How I Learned to Stop Worrying and Love the MS-Stack You can still run VB6 apps on windows 8. Retro-compatibility for good or bad has always been a trend in the MS ecosystem. You shouldn't worry about the survival of technologies like WPF / Silveright, and even winforms for that matter. On the other hand, you have to accept that for a long term project, ...


15

What is he actually saying? Is he saying replace SQL with No-SQL technologies? TL;DR: Yes (sort of) In a more recent talk than the one you linked to on basically the same topic he says: "The database is a detail. Why do we have databases?". He claims database came to be to make data access from spinning disks easier, but in the future "[...] there ...


14

Most applications will require some external configuration; you can hide this by making it dependent on magic variables, or by saving it to some internal location, but that won't remove the need. The goal is to recognize what should be external, and what can be internal. Only the internal parts can be tested. An application should not trust an external ...


13

I'll refer you to https://softwareengineering.stackexchange.com/questions/39371/what-are-the-factors-that-have-made-java-a-success-as-a-programming-language-in-e and What would you choose for your project between .NET and Java at this point in time? But in short, you don't find many financial institutions going with .NET for the core platform after its well ...


13

I am a bit surprised that a test environment is not present as well, as a location for code to go to before being promoted to staging. To answer the question: A stage environment should mirror the production environment as closely as possible. It is used for verification of deployment procedures - making sure that when code is production ready it can be ...


13

First, ensure that the code is partitioned in such a way that your data provider can be switched easily. We're talking interface segregation and the other SOLID principles here. Next you need to know the answer to the following: 1) Will the data change frequently? 2) Does the application poll your REST service frequently to get these updates? 3) Is the ...


13

Let me start by simple clarification: I don't have experience with such large database so the rest of my answer is not based on the real world example. So you have a BIG database and you want to use it with ORM / EF. I would go with the second choice. Here is my simple explanation why: Mapping adds complexity. There is no need to add complexity with ...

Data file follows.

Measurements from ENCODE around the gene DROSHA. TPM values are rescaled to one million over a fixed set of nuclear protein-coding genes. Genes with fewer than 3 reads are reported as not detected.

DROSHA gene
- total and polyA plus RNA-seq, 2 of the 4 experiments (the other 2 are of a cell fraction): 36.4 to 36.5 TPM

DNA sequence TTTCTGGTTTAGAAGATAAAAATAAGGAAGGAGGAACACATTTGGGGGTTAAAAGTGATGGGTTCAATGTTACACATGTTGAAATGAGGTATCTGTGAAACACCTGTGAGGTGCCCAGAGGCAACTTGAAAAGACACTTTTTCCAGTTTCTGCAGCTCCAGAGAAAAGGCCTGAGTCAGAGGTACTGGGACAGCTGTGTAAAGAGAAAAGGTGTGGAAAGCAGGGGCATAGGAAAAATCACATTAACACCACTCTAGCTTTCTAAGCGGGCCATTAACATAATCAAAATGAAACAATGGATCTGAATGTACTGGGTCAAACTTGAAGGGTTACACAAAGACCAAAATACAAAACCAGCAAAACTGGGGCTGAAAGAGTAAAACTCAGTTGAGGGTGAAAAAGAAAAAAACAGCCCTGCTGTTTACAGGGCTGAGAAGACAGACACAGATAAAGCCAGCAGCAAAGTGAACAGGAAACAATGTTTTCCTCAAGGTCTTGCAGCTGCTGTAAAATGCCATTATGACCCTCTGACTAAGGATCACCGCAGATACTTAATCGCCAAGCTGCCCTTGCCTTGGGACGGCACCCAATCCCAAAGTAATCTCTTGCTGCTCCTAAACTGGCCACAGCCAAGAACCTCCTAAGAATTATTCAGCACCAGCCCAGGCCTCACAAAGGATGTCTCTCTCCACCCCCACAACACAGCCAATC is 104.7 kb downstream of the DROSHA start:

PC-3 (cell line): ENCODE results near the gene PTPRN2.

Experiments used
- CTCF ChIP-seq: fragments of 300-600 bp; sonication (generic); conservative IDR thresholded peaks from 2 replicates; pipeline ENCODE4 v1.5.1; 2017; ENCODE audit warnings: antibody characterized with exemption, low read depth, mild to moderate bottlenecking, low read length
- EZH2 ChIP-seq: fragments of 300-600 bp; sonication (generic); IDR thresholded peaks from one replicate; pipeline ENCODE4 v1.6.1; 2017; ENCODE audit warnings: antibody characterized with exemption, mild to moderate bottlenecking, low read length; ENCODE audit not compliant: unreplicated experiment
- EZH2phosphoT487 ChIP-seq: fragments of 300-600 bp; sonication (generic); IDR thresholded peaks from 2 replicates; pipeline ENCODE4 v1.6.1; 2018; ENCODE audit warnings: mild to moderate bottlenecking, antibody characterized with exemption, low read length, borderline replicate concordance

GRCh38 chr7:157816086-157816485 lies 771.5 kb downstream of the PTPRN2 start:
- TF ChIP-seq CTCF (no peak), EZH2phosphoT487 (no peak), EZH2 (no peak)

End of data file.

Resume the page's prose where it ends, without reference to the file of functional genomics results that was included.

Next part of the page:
13

What you call single REST APIs might be called REST API's particular set of resources or resources. You also could look at it as a REST API's functionality. Such as any kind of software, the whole package is versioned/updated, not single functionalities or resources. Your question would make sense in the context where the REST API package's resources are ...


12

It depends on the widget. If the widget is rare and expensive (exactly 10 Ferraris), then the approach you're following is correct. Of course, you also need to account for inventory that's being returned but hasn't been restocked yet, inventory that's out for repair, etc. If the widget is a bit more common (5,000 wrenches) then the usual approach is to: ...


12

Service Providers, doing only one thing The core difference, which has widespread consequences of the project, is that with Microservices these Service Providers are independently deployable and scalable. This is great, because you can be more agile. If a service needs changed, you just change that one, none of its kin. If you want to try a new framework ...


12

Transactions A transaction wraps all of the required steps for a particular business operation and guarantees that either all of the steps succeed or they all rollback to the original state in the database before the transaction was started. Further Reading How are Cassandra transactions different from RDBMS transactions?


11

You need to widen your definition. From http://dictionary.reference.com: en·ter·prise  [en-ter-prahyz] noun a project undertaken or to be undertaken, especially one that is important or difficult or that requires boldness or energy: To keep the peace is a difficult enterprise. a plan for such a project. participation or engagement in such ...


11

Here's an even better approach: use content negotiation to version your API with the Content-Type and Accept headers: POST /api/accounts Accept: application/vnd.my-api.account.v1+json 201 Created Location: /api/accounts/285728 Content-Type: application/vnd.my-api.account.v1+json { ... account data here ... } To get a different version, merely ask for it ...


11

SQL is a detail. Knowledge of a detail should not spread. As SQL is used in more and more places in your code your code becomes more and more dependent on it. As you learn more and more SQL tricks you solve more and more problems using SQL. This means that switching to another API to persist involves more than just translating. You have to solve problems ...